discolouration of olive oil samples and all aqueous submersions altered the colour of linseed oil samples to some degree.
How can conservation provide better access to the Burrell Collection’s Hutton Castle Rooms?
Museum conservation and access are often described as being in conflict. Access is about giving visitors greater opportunities to see and approach objects, which is seen to be undermined by conservation’s role: to preserve these objects. This is an unhelpful scholarly standpoint, as in reality, these two priorities need to align to achieve a successful museum service. This dissertation examines the conservation and access issues facing the reconstructed period rooms of Hutton Castle in the Burrell Collection, Glasgow. Although Glasgow Museums prides itself on its accessibility, display challenges have left these rooms with limited physical and visual access, since conservation concerns have assumed greater priority. By examining two specific conflicts - physical access and light - this dissertation identifies a fundamental uncertainty concerning the role of these rooms, and analyses National Trust and heritage policies to ascertain whether these might be successfully applied in this context. Using relevant literature and interviews with Burrell staff, it proposes an alternative approach: conservation-based solutions to improve visitor access. This analysis demonstrates that this integrated conservation-access approach cannot only be applied to the Hutton Rooms case study, but also to the wider museum/heritage field, for the benefit of all visitors, present and future.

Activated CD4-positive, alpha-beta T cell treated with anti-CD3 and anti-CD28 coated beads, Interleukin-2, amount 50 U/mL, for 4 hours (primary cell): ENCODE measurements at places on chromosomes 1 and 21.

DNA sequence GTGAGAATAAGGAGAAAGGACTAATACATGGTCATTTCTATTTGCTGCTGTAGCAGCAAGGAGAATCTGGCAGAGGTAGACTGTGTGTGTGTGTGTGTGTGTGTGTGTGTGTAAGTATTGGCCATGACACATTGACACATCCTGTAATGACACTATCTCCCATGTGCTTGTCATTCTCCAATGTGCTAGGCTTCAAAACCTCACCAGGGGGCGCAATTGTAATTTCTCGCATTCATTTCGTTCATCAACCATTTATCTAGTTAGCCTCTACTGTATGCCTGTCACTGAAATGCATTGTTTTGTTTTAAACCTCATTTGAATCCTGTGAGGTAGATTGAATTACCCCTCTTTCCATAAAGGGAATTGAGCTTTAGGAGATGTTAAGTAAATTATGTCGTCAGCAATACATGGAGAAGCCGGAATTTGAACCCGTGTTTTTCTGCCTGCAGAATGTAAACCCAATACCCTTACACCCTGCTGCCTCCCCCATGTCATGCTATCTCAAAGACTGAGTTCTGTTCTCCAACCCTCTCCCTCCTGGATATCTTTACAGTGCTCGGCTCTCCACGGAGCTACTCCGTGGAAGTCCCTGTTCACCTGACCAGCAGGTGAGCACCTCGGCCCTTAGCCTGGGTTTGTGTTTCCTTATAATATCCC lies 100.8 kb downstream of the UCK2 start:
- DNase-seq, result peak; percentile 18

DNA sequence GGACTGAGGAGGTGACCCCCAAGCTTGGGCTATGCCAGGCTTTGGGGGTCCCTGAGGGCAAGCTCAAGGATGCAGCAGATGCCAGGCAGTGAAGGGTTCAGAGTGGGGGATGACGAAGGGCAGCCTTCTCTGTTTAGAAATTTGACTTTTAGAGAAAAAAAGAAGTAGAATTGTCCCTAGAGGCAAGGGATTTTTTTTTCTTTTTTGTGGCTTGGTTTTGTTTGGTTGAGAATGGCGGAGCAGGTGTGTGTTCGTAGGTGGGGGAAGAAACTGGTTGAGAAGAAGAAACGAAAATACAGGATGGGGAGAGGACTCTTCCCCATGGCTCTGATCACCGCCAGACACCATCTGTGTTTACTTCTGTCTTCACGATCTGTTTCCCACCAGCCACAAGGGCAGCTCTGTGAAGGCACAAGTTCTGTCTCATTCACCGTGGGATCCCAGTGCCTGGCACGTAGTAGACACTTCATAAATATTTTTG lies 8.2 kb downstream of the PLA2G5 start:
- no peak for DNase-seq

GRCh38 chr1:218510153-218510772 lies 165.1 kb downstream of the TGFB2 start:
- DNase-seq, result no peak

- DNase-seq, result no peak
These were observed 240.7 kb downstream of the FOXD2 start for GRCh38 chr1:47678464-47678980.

Let there be light? An investigation into the fading characteristics of the early synthetic dye magenta
Magenta was discovered in 1858 and quickly became the first commercially successful synthetic dye. It was first synthesized and classified as a basic dye. Basic dyes have been historically recorded as being highly sensitive to light. Since light is required to view historic textiles, an issue presents when attempting to strike a balance between preserving the textile and providing access through display, examination, study, or conservation treatment. The aim of this research was to investigate if magenta was as light sensitive as it was historically reported and if it is light sensitive in a museum environment. This investigation evaluated colour and chemical changes within silk and wool magenta dyed model test fabrics. They were subjected to a range of six different lighting scenarios chosen to mimic likely lighting scenarios textiles they may be exposed to during display, examination, and treatment. Colour and chemical changes were evaluated using a spectrophotometer and ultra high performance liquid chromatography coupled chromatography coupled with photo diode array detection (UHPLC-PDA). Results generated from the study indicate that both colour and chemical changes occur when magenta is exposed to light.